I had my quarterly Puget Sound Skills Center board meeting this morning. I am on the board as are the superintendents of the other three participating school districts Highline, Federal Way, and Tukwila. The skills center provides a program for juniors and seniors in a number of program areas that can be seen in this six minute marketing video.
One of the items on the agenda was projected enrollment for next year and thus far we have one student enrolled. There are a number of valid reasons for this low enrollment, but it does concern me because there are a number of programs at the center that we do not offer and that lead to family wage jobs following certification. It is unfortunate that more of our young people are not taking advantage of this opportunity.
My intention in this post is not to focus on enrollment or the merits of the skills center, but sitting there this morning once again brought the four- year college mental model front and center for me. For many of us, the only path to success in post high school learning and work is through a four-year college. I agree that success will require post high school learning, but there are other viable options for this learning including community college, online, trade school, apprenticeship programs, and individual learning plans. We must find ways to shift the current mental model to provide multiple options for families and students to consider as they make choices in K-12 and beyond.
Rob Morrow, Junior High Principal shared this article with me of Mike Rowe’s (“Dirty Jobs”) testimony to the Senate Commerce Committee on the work force and the skill gap.
In high schools, the vocational arts have all but vanished. We’ve elevated the importance of “higher education” to such a lofty perch, that all other forms of knowledge are now labeled “alternative.” Millions of parents and kids see apprenticeships and on-the-job-training opportunities as “vocational consolation prizes,” best suited for those not cut out for a four-year degree. And still, we talk about millions of “shovel ready” jobs for a society that doesn’t encourage people to pick up a shovel.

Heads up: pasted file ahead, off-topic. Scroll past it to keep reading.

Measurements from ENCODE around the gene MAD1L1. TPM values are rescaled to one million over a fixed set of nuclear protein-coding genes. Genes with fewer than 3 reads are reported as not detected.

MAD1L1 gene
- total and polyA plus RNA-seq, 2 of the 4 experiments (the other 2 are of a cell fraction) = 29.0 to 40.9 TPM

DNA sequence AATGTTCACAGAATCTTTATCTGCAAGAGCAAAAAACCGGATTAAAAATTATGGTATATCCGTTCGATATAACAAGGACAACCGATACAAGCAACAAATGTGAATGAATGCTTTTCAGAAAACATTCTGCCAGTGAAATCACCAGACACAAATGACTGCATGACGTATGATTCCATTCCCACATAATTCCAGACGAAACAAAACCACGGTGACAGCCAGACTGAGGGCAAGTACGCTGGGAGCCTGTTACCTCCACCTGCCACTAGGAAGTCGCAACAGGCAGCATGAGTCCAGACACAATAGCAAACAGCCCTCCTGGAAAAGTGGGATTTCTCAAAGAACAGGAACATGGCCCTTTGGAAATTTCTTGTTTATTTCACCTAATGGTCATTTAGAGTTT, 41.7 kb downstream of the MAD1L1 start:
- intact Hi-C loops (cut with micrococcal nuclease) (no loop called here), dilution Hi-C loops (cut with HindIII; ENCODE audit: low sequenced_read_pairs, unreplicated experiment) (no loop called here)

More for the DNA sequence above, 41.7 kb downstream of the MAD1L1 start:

I want to also share a post from high school teacher Crystal Hess on maybecrystal where she identifies the same Rowe article and also her personal experience when she shared with her parents that she wanted to be a teacher not a software developer. Crystal identifies the mental model issue in her post and how the “vocational” label can be misleading.
When I started teaching at Tahoma, I didn't really 'get' CTE courses. I went from teaching the top 10% at my old school, to teaching students who struggled to make D's. My perspective of what students do after graduating from high school changed quickly. The students in my class had passion. Sure they might not all make straight A's, but that didn't mean they weren't highly capable. It didn't mean that they weren't going to be successful. It didn't mean that they weren't going to be happy. It just meant their future might be a little different than mine turned out.
I’ll close this post with a personal experience. In the last month I have had the opportunity to get to know two high school seniors who have made the decision to go to Green River Community College. Both of these students are on the We the People team. They are bright, articulate, committed to their education and could have chosen to go to a four-year school. They decided not to because they don’t have a definite focus on what to do with the rest of their lives, they wanted to work and make a little money, get an AA degree and then transfer to a four-year school. Sounds like a viable and well thought out plan to me. On two separate occasions, however, where their college choice was announced, adults near me were surprised and concerned with this choice. That is the mental model that we must change if our goal is to support all young people in making choices and creating options that meet their goals in life and not the mental model that many of us continue to have that real success is only possible through a four-year school.